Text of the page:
Picture of virus under microscope

Research under the microscope...

The Strathprints institutional repository is a digital archive of University of Strathclyde research outputs.

Strathprints serves world leading Open Access research by the University of Strathclyde, including research by the Strathclyde Institute of Pharmacy and Biomedical Sciences (SIPBS), where research centres such as the Industrial Biotechnology Innovation Centre (IBioIC), the Cancer Research UK Formulation Unit, SeaBioTech and the Centre for Biophotonics are based.

Explore SIPBS research

The effects of packet reordering in a wireless multimedia environment

Arthur, C.M. and Girma, D. and Harle, D.A. and Lehane, A. (2004) The effects of packet reordering in a wireless multimedia environment. In: 1st International Symposium on Wireless Communication Systems (ISWCS 04), 2004-09-20 - 2004-09-22.

Full text not available in this repository. (Request a copy from the Strathclyde author)

Abstract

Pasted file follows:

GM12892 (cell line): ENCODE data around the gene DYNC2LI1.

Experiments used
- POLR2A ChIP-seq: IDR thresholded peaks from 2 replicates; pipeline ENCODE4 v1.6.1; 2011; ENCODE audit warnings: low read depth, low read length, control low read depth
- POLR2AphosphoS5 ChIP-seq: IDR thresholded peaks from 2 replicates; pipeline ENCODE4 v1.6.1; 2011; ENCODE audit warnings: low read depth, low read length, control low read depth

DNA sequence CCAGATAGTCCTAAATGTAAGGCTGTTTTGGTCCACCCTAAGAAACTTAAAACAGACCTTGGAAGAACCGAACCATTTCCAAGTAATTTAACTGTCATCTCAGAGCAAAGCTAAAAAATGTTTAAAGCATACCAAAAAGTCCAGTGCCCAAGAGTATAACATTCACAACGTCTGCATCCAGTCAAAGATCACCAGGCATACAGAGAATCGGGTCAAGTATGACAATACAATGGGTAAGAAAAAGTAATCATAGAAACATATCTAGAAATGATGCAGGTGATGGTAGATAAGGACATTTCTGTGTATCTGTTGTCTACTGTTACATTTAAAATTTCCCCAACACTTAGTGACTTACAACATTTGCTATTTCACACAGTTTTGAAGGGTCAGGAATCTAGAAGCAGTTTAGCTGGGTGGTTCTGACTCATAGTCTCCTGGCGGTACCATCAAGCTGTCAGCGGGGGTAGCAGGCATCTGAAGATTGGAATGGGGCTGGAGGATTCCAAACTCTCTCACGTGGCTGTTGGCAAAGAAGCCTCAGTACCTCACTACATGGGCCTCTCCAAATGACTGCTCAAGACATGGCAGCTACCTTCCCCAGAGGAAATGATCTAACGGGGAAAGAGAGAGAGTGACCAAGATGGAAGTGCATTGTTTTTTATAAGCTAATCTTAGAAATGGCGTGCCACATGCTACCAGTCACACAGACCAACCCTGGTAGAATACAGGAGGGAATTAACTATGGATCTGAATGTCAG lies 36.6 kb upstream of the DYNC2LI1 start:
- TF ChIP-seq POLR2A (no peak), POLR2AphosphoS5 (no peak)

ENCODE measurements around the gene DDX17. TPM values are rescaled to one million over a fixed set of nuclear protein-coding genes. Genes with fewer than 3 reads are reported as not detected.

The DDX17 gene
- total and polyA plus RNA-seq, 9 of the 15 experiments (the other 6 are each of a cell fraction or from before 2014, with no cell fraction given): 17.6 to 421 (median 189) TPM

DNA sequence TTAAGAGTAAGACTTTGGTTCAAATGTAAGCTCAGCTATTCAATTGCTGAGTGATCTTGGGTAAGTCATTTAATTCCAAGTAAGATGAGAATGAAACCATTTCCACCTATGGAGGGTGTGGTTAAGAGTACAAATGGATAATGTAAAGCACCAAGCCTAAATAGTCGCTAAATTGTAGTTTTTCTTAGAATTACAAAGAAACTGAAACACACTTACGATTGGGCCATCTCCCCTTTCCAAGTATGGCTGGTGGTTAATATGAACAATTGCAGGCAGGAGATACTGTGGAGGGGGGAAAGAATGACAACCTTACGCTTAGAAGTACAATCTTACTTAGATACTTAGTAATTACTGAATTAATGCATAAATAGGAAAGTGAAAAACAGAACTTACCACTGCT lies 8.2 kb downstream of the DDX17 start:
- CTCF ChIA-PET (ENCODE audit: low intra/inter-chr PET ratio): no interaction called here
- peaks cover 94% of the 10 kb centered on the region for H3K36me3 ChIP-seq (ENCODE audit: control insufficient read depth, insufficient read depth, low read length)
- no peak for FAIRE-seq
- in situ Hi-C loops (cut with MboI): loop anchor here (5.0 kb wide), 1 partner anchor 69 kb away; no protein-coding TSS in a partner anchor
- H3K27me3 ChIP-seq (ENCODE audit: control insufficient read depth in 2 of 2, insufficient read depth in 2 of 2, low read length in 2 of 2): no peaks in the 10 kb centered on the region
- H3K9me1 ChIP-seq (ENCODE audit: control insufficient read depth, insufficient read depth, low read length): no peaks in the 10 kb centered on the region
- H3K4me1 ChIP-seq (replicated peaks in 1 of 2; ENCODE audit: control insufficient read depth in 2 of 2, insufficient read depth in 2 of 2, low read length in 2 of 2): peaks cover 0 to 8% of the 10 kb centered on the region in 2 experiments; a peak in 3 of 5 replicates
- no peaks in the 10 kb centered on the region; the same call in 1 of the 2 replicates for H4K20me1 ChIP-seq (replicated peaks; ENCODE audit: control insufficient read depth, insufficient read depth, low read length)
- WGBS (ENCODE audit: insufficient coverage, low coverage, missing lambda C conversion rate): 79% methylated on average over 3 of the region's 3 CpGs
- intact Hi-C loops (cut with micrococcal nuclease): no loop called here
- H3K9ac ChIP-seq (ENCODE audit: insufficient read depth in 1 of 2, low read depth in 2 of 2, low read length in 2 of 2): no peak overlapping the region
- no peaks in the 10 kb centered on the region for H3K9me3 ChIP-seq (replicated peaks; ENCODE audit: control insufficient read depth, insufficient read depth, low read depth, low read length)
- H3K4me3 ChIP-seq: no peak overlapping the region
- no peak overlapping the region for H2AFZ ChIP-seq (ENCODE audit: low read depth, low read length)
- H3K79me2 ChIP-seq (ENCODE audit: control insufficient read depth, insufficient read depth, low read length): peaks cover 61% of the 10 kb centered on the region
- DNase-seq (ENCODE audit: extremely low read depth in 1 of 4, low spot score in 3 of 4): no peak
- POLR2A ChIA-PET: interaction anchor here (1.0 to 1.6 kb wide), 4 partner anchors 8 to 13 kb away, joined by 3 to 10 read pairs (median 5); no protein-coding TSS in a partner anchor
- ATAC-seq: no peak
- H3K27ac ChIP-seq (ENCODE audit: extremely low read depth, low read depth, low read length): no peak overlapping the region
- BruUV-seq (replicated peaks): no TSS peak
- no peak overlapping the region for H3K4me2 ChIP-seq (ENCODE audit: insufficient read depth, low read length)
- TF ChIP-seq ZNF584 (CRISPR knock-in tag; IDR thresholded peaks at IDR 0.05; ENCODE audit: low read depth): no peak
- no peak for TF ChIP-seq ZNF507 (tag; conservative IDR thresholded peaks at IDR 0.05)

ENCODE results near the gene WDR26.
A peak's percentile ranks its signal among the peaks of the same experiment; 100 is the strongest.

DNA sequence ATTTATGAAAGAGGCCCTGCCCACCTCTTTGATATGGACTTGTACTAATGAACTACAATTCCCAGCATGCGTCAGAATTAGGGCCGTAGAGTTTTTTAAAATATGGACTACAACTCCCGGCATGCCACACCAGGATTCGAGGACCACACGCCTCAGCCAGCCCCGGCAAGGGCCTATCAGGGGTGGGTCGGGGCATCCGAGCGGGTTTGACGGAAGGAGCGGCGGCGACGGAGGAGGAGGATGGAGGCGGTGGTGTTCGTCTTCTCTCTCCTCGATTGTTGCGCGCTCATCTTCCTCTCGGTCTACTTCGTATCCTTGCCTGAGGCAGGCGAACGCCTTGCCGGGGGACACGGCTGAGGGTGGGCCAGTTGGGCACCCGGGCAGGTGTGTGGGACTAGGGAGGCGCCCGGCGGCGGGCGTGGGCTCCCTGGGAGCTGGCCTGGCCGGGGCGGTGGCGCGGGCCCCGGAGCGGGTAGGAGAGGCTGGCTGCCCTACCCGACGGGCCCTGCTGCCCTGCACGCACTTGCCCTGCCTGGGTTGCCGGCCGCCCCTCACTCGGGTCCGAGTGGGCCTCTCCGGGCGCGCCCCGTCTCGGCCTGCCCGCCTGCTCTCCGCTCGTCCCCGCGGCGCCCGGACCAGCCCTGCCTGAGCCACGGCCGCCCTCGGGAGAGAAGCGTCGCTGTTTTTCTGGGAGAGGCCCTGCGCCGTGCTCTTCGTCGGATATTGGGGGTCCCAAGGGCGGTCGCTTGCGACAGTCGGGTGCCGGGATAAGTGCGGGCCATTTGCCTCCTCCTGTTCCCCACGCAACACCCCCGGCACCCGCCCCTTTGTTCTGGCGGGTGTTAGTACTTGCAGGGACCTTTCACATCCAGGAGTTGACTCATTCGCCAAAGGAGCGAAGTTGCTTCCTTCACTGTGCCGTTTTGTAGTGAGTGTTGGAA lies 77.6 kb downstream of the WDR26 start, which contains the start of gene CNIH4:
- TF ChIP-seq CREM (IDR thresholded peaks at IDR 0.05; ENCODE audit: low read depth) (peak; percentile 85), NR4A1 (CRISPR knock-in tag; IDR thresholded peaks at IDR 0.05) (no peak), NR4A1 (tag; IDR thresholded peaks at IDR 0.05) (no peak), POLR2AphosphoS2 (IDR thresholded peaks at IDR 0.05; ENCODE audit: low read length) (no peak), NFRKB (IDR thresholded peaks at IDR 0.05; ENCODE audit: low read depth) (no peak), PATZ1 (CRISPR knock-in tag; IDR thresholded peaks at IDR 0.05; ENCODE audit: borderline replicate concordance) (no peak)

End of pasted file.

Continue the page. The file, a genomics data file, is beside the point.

Packet Reordering has been shown to be an ever-increasing phenomenon on the Internet and must be taken into account when considering performance analysis of both fixed, wireless and mixed media networks. Previous work [1] has demonstrated that TCP suffers degraded performance in situations of high packet reordering. This paper will consider why video traffic over UDP also performs badly in situations of high packet reordering, due to the temporal inter-packet dependencies introduced by the MPEG video encoding structure. Wireless networks are especially prone to problems due to the higher levels of link layer retransmissions found in noisy wireless environments. An experimental investigation into the effects of video packet reordering using the Windows Media streaming system is presented. A method for invoking packet reordering is introduced, and a tool for client-side measurements of video quality is presented. Typical measurements of video performance undergoing reordering are shown, with a study of buffering occupancy at the client, and the potential impact this could have on video packet reordering demonstrated.